Jennifer Linder of Linfield College and Douglas Gentile of Iowa State University conducted the study of 95 fifth-grade girls from three Oregon elementary schools.
The researchers found higher levels of physical aggression in designated children's programs -- rated TV-Y and TV-Y7 -- than among programs for general audiences rated TV-G, TV-PG, etc.
"Parents assume that higher ratings indicate more aggression, but the TV ratings don't measure what parents expect that they measure," Gentile said in a statement.
The researchers had the girls nominate their favorite television programs and frequency of viewing. Each of the 76 nominated programs was then analyzed for content showing indirect, physical and verbal aggression.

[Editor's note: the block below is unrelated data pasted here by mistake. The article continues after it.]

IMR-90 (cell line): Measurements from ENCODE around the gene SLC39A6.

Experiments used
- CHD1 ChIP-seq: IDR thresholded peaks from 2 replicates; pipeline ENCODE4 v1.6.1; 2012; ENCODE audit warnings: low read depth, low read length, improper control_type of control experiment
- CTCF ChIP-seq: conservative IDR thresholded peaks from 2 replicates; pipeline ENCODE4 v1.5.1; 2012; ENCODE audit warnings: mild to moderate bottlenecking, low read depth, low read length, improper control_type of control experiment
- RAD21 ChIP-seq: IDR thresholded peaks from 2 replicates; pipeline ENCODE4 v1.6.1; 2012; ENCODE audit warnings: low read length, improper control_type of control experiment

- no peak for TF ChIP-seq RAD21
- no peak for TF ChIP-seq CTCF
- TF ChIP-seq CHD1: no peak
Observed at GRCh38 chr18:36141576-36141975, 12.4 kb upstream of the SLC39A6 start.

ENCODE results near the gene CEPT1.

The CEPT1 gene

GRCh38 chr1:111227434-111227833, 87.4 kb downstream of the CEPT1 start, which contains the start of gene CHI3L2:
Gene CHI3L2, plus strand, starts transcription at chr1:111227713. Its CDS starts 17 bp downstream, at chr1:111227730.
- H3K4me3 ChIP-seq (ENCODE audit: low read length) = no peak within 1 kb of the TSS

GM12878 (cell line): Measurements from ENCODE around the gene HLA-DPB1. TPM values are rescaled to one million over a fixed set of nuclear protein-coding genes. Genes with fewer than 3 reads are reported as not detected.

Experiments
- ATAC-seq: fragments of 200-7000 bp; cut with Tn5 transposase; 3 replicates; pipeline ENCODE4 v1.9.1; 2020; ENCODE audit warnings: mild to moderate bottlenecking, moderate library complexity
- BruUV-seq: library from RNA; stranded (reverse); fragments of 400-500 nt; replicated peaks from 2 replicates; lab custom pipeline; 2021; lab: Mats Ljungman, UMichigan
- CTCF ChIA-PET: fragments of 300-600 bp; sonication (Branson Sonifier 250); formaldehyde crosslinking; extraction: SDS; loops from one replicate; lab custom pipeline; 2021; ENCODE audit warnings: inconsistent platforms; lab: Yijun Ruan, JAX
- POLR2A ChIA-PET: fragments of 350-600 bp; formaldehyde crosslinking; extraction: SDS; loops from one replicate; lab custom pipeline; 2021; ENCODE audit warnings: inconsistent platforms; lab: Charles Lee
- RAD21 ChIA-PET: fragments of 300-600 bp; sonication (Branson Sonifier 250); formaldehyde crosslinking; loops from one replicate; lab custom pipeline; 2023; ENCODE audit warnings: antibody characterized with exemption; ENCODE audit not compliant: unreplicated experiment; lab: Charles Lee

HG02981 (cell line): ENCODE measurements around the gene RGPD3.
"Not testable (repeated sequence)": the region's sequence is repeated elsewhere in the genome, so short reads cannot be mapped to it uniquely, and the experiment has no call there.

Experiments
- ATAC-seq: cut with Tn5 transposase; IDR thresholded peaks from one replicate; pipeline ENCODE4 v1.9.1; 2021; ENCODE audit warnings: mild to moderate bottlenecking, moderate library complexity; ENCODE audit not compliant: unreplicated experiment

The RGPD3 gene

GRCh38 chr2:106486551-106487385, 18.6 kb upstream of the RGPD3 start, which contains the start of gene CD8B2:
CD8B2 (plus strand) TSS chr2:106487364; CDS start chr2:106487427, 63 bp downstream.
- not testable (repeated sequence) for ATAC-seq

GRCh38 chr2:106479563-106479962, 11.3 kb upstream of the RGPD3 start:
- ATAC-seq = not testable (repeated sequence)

"Indirect aggression is identified as harmful behaviors that are non-physical such as rumor-spreading, social exclusion and ignoring," Linder said.
The content analysis of the programs was then compared with their respective industry ratings.
The study, published in the Journal of Applied Developmental Psychology, found TV-Y7 programs -- those designed for children age 7 or older, including cartoons such as "Digimon," "Pokmon" and "Scooby Doo" were found to contain the highest level of physical violence -- nearly three times as much as the next highest category of TV-14.
Linder and Gentile said that the ratings' "fantasy violence" label for animated violence is misleading and may serve to increase children's access to harmful violent content by reducing parental concern.
Trader Joe's: Car crashes into Long Island store, injuring 11
Wisconsin business offering 'therapeutic cuddling' forced to close